My brilliant husband and I have been happily married for 12 years. Ironically, our beautiful wedding took place on June 12th, the anniversary of the 1967 United States Supreme Court decision Loving v. Virginia. Based on my experiences, Canada, especially my favourite city of Toronto, is a fantastic place for mixed couples to live. I resided in Kentucky and Ohio for about 6 years and I have travelled to a number of locations in the United States. In general, as a mixed couple, the behaviour of others makes me feel extremely uncomfortable, when we are in the United States. Frankly, I feel rather at ease walking hand-in-hand with my husband, when we are in Canada or Western Europe, but not in the United States.
Neither my husband nor I have done an autosomal or genealogical DNA test. Nonetheless, I think most of his ancestors came from Europe. In contrast, I suppose a majority of my ancestors came from Africa and a few from Europe. Others would probably use the socially-constructed labels of Black and White to describe us. I would describe my husband’s phenotype as beige-pink skin colour and mine as nutmeg-java-espresso skin colour.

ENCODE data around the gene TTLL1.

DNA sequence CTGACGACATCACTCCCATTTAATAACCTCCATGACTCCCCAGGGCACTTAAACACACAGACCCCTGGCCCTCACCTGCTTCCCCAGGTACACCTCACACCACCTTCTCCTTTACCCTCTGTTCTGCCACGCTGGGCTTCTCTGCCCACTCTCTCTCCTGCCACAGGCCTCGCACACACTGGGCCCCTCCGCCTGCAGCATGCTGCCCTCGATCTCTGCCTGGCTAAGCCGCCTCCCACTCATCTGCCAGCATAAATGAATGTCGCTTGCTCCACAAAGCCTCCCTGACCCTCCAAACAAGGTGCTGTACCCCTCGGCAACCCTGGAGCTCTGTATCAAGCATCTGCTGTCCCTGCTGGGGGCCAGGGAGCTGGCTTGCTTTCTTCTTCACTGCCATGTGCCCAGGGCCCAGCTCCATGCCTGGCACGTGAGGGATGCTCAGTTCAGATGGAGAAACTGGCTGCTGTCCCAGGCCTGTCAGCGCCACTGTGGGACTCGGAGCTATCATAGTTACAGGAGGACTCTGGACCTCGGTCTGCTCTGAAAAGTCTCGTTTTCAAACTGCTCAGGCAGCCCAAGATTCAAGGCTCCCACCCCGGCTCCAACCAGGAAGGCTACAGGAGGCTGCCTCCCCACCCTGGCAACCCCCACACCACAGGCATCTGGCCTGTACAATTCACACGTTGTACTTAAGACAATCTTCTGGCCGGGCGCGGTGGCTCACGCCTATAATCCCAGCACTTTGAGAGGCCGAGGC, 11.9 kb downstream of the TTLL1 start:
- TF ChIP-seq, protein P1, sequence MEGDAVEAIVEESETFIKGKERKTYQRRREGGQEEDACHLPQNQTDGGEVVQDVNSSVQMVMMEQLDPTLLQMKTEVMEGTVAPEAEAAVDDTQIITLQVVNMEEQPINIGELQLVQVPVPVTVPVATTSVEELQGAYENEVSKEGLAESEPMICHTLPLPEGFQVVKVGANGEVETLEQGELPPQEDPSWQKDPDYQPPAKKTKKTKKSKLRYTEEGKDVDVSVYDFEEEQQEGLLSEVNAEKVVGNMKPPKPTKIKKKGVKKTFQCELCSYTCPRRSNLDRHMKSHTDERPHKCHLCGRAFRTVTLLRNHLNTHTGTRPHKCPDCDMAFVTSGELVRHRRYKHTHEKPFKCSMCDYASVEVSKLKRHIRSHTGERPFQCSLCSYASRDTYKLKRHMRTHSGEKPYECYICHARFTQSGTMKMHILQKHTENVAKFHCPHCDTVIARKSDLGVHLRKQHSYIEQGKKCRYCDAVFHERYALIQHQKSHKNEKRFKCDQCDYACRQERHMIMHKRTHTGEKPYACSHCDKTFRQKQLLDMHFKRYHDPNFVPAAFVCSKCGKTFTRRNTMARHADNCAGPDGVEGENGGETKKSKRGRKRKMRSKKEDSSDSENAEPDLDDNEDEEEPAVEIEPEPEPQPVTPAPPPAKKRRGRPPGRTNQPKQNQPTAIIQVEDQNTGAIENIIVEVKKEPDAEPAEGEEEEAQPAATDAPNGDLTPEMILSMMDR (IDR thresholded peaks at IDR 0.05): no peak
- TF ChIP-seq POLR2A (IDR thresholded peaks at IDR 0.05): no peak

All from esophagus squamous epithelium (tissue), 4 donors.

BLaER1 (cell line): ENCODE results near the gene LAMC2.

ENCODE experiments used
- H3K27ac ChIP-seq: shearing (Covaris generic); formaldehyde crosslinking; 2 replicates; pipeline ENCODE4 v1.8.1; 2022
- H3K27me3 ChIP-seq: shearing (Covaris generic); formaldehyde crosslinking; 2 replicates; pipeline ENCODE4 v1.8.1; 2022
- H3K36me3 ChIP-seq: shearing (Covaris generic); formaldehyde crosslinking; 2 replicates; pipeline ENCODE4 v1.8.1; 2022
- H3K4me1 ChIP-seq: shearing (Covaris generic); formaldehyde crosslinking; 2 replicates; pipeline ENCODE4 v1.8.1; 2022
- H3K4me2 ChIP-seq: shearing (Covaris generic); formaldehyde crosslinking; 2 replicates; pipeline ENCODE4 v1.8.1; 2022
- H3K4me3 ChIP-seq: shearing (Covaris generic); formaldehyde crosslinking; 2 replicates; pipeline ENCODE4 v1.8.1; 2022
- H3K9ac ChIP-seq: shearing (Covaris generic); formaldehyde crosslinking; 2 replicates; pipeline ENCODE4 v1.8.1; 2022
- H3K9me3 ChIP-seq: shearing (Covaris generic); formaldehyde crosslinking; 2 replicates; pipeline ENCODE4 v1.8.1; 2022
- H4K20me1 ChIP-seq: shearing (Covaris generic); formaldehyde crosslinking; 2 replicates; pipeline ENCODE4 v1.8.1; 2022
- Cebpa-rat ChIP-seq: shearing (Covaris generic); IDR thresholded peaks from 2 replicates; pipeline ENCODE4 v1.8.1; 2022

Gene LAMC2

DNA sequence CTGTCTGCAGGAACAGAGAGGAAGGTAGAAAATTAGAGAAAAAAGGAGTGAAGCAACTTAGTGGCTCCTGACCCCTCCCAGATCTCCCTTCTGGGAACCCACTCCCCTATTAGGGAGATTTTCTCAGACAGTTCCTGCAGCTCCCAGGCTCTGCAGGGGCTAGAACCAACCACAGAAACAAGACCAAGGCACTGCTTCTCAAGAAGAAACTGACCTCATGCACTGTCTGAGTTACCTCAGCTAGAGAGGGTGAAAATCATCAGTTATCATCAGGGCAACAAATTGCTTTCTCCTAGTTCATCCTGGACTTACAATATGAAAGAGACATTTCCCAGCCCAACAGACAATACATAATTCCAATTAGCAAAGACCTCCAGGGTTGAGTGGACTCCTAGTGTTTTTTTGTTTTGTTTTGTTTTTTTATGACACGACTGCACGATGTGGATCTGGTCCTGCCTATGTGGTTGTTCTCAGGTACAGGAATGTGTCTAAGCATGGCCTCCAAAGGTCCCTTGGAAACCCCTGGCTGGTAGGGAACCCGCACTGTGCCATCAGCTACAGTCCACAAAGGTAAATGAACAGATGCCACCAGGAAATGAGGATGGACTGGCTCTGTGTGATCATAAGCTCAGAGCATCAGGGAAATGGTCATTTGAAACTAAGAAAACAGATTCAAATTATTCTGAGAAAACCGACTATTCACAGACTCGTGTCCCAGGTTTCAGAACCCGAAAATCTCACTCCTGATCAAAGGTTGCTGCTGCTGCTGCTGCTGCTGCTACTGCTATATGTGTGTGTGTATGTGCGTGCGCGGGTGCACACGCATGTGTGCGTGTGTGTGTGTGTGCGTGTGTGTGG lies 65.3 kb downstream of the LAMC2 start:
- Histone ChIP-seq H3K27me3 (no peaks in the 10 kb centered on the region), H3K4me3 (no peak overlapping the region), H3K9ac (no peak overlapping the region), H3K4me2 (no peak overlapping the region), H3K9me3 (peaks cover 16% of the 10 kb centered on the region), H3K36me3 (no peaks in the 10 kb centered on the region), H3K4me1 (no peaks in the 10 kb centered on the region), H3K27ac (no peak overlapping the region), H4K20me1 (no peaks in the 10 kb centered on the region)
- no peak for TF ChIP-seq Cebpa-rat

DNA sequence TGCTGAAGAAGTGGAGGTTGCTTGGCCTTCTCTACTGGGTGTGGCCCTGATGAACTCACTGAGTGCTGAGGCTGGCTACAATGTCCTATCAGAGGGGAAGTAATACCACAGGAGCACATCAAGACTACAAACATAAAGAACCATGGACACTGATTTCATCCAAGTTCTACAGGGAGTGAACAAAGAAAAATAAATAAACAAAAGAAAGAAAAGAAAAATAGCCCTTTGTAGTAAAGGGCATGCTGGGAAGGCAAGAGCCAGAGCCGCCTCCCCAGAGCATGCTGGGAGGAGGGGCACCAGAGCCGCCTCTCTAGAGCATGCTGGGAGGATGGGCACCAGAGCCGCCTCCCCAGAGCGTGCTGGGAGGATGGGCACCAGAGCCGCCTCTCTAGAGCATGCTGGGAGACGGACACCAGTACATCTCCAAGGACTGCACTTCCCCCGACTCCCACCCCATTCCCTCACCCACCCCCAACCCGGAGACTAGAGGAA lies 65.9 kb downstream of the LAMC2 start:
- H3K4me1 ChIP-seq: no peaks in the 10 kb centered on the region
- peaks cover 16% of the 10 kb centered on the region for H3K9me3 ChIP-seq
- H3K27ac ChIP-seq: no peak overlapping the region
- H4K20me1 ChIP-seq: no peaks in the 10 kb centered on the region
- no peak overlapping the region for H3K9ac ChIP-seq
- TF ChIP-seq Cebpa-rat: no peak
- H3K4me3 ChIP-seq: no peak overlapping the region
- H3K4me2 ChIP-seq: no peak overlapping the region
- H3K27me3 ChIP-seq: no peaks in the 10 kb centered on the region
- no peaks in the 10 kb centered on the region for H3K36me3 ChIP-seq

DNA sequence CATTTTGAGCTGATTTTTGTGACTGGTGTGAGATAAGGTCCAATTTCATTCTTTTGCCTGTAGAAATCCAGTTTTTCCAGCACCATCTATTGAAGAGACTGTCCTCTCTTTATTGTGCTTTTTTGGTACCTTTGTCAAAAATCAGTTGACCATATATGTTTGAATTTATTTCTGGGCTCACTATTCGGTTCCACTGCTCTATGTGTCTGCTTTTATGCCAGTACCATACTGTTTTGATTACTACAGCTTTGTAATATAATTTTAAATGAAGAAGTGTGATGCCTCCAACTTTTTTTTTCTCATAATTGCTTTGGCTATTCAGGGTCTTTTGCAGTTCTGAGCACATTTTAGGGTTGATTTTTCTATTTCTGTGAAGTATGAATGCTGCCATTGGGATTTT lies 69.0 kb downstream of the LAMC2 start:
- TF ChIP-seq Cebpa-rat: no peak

Please join me in my struggle to remove the word “race” from our vernacular. If you must label or describe a person, use the word “phenotype”, not race. Phenotype refers to a person’s observable physical appearance.
Race: fiction, unscientific, social construct, political construct, oppressive, divisive, inaccurate, biased, justifies slavery, justifies discrimination, justifies segregation, reinforces stereotypes
Check out “Race – the Power of an Illusion” at PBS.org.
"It would seem better to define everyone as simply human beings, not with non-scientific or socially-constructed labels of superiority and inferiority, and accord them rights, duties and freedoms based solely upon their existence, rather than upon their state of pigmentation, genetic makeup, or presumed continental origin of their ancestors." (Author Unknown)